Letter from “Padington”

Signed with a paw print, this letter from “Padington” (circa 1966) was sent to Australian booksellers and sales staff, encouraging them to sell the latest Paddington title. More

The Pre-Packaged Library

The Harper brothers created collections of titles that allowed readers to amass an entire library instead of buying just a single book. More

Crime & Mystery At HarperCollins

In 1860, Harper & Brothers had paid Wilkie Collins £750 for The Woman in White, which heralded the publisher’s entry into the crime and mystery genre. More

Letter from Agatha Christie

This letter from Agatha Christie (here signing with her second married name, Mallowan) shows the close relationship she had with Collins publisher Billy Collins. More

Agatha Christie

The house of Collins acquired “Queen of Crime” Agatha Christie after she disagreed with her former publisher over the spelling of “coco”/”cocoa” in her first book, The Mysterious Affair at Styles. More

Doctor Zhivago

Collins was the first to publish this epic romantic drama by the Nobel Prize winner in English. More

The HarperCollins Logo

The HarperCollins logo represents the 1990 consolidation of Harper & Row, based in New York, and Collins Publishers, based in London and Glasgow. More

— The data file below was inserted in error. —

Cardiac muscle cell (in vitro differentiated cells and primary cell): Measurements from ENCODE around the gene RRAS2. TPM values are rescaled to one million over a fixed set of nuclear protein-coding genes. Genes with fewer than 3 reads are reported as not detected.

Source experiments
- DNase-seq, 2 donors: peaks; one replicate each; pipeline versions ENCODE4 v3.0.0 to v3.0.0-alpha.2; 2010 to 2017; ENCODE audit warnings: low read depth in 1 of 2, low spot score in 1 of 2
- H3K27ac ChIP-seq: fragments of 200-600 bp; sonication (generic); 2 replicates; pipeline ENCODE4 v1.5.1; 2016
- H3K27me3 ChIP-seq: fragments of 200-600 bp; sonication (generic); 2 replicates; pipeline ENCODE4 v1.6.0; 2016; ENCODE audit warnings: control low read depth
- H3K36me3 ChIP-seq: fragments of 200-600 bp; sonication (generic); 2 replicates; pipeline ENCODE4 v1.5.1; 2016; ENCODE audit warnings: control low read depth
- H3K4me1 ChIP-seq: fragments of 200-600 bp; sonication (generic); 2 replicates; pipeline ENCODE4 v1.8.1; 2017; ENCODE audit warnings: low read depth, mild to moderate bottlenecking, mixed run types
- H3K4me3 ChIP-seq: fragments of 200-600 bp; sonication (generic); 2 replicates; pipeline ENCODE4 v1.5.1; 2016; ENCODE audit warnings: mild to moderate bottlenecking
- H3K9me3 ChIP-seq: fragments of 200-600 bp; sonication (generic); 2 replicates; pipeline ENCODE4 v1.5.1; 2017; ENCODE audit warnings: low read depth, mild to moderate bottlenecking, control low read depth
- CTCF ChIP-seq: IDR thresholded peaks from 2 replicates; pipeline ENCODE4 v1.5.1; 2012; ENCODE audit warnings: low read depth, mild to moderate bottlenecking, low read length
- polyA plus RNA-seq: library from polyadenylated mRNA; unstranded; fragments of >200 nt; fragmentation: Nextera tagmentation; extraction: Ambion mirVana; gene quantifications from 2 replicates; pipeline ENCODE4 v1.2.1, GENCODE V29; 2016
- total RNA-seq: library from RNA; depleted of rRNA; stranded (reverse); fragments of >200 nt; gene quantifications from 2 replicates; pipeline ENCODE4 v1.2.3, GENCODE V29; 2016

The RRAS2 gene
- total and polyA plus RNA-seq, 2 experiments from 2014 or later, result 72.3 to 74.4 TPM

1903: Collins is the first to publish illustrated shilling-priced paperbacks…

Collins is the first to publish a series of illustrated, shilling-priced pocket size classics with the introduction of Collins Illustrated Pocket Classics. Included in this series are a maroon cloth-bound David Copperfield, many other Charles Dickens favorites, Sir Walter Scott’s Kenilworth, George Eliot’s Adam Bede, and Charlotte Brontë’s Shirley. More

The Hobbit

J. R. R. Tolkien’s enchanting tale became an instant success when it was first published. More

A Bear Called Paddington

In 1958, an editor at Collins named Barbara Ker Wilson received a manuscript submission about a talking bear, which she opened with “initial suspicion” —as the publisher had received many other proposals featuring humanized animals that “are invariably either whimsy-whamsy, written down, or filled with adult innuendoes.” More